What Types of Steel Can You Water Quench?
In this episode of Metallurgy Minute, Metallurgical Engineer Rob Simons talks water quenching and the magic carbon limit.Watch Now
Water quenching is an umbrella term used to describe a heat treatment process in which a heated metal component is rapidly cooled by immersing it in a water-based quenchant. There are four different types of water-based quenching media: caustic, brine, water, and polymer.
Caustic quenchants, also known as alkaline quenchants, are water-based solutions that contain a high concentration of sodium hydroxide or other alkalis. These quenchants are often used for materials that are difficult to quench in water alone, such as stainless steel or high carbon steels, because they have a faster cooling rate than water alone.
Brine quenchants are water-based solutions that contain a high concentration of salt. They are used for materials that require a slower cooling rate than water, such as low-carbon steels, but a faster cooling rate than oil quenching.
Water quenchants are pure water, which are often used for materials that can be cooled rapidly without risk of cracking or distortion, such as low-carbon steels.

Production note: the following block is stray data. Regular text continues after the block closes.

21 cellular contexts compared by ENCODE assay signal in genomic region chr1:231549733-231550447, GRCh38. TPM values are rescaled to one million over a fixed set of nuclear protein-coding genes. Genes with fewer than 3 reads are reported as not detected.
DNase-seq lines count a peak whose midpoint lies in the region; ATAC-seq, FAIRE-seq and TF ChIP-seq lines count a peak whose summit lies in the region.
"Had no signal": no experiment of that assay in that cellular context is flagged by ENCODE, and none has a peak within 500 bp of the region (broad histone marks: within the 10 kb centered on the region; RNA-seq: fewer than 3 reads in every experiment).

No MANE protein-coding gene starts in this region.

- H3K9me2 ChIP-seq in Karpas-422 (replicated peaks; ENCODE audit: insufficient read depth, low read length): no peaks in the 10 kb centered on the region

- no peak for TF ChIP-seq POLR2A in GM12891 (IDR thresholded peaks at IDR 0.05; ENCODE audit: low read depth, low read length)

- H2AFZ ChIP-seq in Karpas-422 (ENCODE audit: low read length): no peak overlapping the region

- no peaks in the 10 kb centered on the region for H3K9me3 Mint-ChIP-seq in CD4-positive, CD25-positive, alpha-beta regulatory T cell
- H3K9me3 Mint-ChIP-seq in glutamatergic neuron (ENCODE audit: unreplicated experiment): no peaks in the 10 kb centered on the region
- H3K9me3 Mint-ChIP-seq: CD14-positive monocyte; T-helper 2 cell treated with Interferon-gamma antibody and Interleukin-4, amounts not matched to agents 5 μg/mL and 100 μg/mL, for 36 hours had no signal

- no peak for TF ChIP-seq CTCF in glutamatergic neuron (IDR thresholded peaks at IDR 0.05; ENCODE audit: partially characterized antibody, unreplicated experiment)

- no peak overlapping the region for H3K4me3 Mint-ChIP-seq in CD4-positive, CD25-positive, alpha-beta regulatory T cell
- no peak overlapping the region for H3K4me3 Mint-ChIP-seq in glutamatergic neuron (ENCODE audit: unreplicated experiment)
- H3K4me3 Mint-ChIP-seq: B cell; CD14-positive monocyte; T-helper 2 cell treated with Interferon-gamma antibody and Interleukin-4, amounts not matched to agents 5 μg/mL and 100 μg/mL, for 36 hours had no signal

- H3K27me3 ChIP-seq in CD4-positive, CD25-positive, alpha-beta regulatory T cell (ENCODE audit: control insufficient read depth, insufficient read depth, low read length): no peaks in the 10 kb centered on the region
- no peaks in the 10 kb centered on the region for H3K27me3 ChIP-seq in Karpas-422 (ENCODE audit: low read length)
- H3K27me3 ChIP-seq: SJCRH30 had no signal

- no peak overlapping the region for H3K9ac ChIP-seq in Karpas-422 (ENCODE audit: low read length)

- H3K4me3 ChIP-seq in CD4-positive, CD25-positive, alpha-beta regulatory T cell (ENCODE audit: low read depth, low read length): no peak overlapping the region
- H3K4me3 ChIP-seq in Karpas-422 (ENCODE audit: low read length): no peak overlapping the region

Polymer quenchants are water-based solutions that contain a high concentration of polymers, such as polyethylene glycol or glycol. They are used for materials that require a slower cooling rate than water, such as aluminum alloys, but a faster cooling rate than oil quenching.
It is important to select the appropriate quenchant for a particular material and application to achieve the desired properties and prevent cracking or distortion of the material. At Paulo, we specialize in quenching steel using our Batch Integral Quench Furnace and Continuous Belt Furnace.
Water quenching is the most severe form of quenching available and not all steels are suited for this process due to cracking risk. Steel with more than .3% carbon can’t be water quenched because it can potentially crack during this process. Materials under .3% are best for water quenching. Metallurgical Engineer Rob Simons refers to this as the “magic carbon level.”
Because of the severity of water quenching, part geometry is an important consideration when determining if your parts are suited for this process. Certain part geometries are more prone to cracking and distortion. Fasteners, for example, can never be caustic quenched because the threads will not endure. The thread would be completely stripped away by the caustic solution.